2. More emphasis on the importance of client engagement 

The phrase “client-centric” is a cliché that has long lost its meaning, but nevertheless remains a worthwhile goal for those companies who truly believe their customers’ needs are tantamount. What does future client-centricity look like? 

  • A focus on user experience for wealth owners, giving them the premium experience that they see elsewhere in their lives  
  • Targeting ideas and proposals, with tracking of interest  
  • Deep financial and non-financial reporting, 360-degree view of wealth, aggregated values, breakdowns by asset type, sector or geography  
  • Self-service—Clients should be able to instantaneously generate reports, sign documents digitally, add documents, and update identity and other information.   
  • Paperless onboarding—Including identity authentication, data capture, document archival, and digital signatures among other things. 
  • A news hub that combines portfolio data with news (financial and non-financial).  
  • Secure chat and information transfer, away from emails. Offer clients several ways to contact their advisor  
  • Advisors see the same view as clients so they can together discuss exactly the same data, audit trails, or history of activities. 
  • Granular permissioning so only the right people can see the portfolios.  
  • Advisor collaboration—Invite the client’s advisory team, including mortgage and insurance brokers, legal advisors, and tax professionals, to collaborate in a single place to address the clients’ goals and objectives. All communications are documented, stored, and tagged for fast recall and sharing. advisors can respond quickly to client questions, easily delegate tasks to team members, and track client activity to strengthen their relationship.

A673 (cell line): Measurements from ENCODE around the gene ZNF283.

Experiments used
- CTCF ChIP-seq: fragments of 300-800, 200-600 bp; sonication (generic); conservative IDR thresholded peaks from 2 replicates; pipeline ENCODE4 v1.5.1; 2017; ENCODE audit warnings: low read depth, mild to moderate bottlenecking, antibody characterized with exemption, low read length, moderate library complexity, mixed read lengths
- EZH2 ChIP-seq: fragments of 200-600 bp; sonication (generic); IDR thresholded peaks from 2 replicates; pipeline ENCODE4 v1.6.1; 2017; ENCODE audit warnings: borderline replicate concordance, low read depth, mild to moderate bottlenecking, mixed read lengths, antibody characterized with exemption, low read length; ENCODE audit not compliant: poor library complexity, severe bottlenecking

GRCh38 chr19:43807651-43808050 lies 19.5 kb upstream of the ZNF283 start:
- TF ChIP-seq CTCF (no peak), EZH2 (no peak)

3. Intelligent personalization 

Technologies such as AI, advanced analytics, and big data hold a lot of promise for personalization.  

Wealth managers have access to infinite client data and can put these technologies to many uses. From forecasting, informing investment decisions (taking out the “emotional factor”), to analyzing client actions, interests, and risk profiles. Putting data to work open up many new untapped opportunities for wealth managers to serve their clients better – this creates a true win-win opportunity. 

Admittedly this aspect of EAM software is more of an outlier at present—the larger private banks can leverage their armies of in-house technologists and partners to explore possibilities, but for EAMs this is aspirational until Wealthtech firms can provide some shortcuts. There are also challenges around exposing and mining sensitive client data – this needs to be done in a highly controlled way.

Topaz is leading the EAM digitalization journey by providing the tools and solutions required to retain current clients and attract younger prospects. Contact us today to learn more about how Topaz can revolutionize the experience for your high-net-worth clients.